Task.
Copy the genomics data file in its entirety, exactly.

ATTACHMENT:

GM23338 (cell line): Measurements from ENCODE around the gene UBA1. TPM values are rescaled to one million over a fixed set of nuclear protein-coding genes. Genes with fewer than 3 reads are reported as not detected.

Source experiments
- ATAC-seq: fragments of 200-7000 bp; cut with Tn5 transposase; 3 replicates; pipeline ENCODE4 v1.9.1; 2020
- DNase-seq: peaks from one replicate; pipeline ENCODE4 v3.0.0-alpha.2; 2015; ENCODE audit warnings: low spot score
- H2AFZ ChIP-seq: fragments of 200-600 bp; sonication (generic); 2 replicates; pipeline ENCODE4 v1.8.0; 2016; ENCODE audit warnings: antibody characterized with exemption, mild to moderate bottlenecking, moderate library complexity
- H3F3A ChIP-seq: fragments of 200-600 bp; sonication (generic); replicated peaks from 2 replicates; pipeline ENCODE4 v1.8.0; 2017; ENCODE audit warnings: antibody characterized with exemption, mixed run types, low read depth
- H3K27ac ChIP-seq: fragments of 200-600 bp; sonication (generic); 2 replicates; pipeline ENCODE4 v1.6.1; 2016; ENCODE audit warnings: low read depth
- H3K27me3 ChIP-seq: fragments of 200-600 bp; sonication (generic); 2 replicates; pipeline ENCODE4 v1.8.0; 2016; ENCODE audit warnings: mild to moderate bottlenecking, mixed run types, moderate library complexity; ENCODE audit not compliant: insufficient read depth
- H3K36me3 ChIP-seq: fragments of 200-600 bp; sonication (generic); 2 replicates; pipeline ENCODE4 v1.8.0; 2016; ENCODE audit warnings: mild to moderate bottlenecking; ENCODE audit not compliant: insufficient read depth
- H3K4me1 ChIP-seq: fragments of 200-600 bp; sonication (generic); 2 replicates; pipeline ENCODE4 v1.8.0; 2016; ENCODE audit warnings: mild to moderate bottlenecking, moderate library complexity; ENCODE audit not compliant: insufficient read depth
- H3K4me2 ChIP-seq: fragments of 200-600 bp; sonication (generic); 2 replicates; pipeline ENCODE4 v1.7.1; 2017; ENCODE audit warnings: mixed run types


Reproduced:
GM23338 (cell line): Measurements from ENCODE around the gene UBA1. TPM values are rescaled to one million over a fixed set of nuclear protein-coding genes. Genes with fewer than 3 reads are reported as not detected.

Source experiments
- ATAC-seq: fragments of 200-7000 bp; cut with Tn5 transposase; 3 replicates; pipeline ENCODE4 v1.9.1; 2020
- DNase-seq: peaks from one replicate; pipeline ENCODE4 v3.0.0-alpha.2; 2015; ENCODE audit warnings: low spot score
- H2AFZ ChIP-seq: fragments of 200-600 bp; sonication (generic); 2 replicates; pipeline ENCODE4 v1.8.0; 2016; ENCODE audit warnings: antibody characterized with exemption, mild to moderate bottlenecking, moderate library complexity
- H3F3A ChIP-seq: fragments of 200-600 bp; sonication (generic); replicated peaks from 2 replicates; pipeline ENCODE4 v1.8.0; 2017; ENCODE audit warnings: antibody characterized with exemption, mixed run types, low read depth
- H3K27ac ChIP-seq: fragments of 200-600 bp; sonication (generic); 2 replicates; pipeline ENCODE4 v1.6.1; 2016; ENCODE audit warnings: low read depth
- H3K27me3 ChIP-seq: fragments of 200-600 bp; sonication (generic); 2 replicates; pipeline ENCODE4 v1.8.0; 2016; ENCODE audit warnings: mild to moderate bottlenecking, mixed run types, moderate library complexity; ENCODE audit not compliant: insufficient read depth
- H3K36me3 ChIP-seq: fragments of 200-600 bp; sonication (generic); 2 replicates; pipeline ENCODE4 v1.8.0; 2016; ENCODE audit warnings: mild to moderate bottlenecking; ENCODE audit not compliant: insufficient read depth
- H3K4me1 ChIP-seq: fragments of 200-600 bp; sonication (generic); 2 replicates; pipeline ENCODE4 v1.8.0; 2016; ENCODE audit warnings: mild to moderate bottlenecking, moderate library complexity; ENCODE audit not compliant: insufficient read depth
- H3K4me2 ChIP-seq: fragments of 200-600 bp; sonication (generic); 2 replicates; pipeline ENCODE4 v1.7.1; 2017; ENCODE audit warnings: mixed run types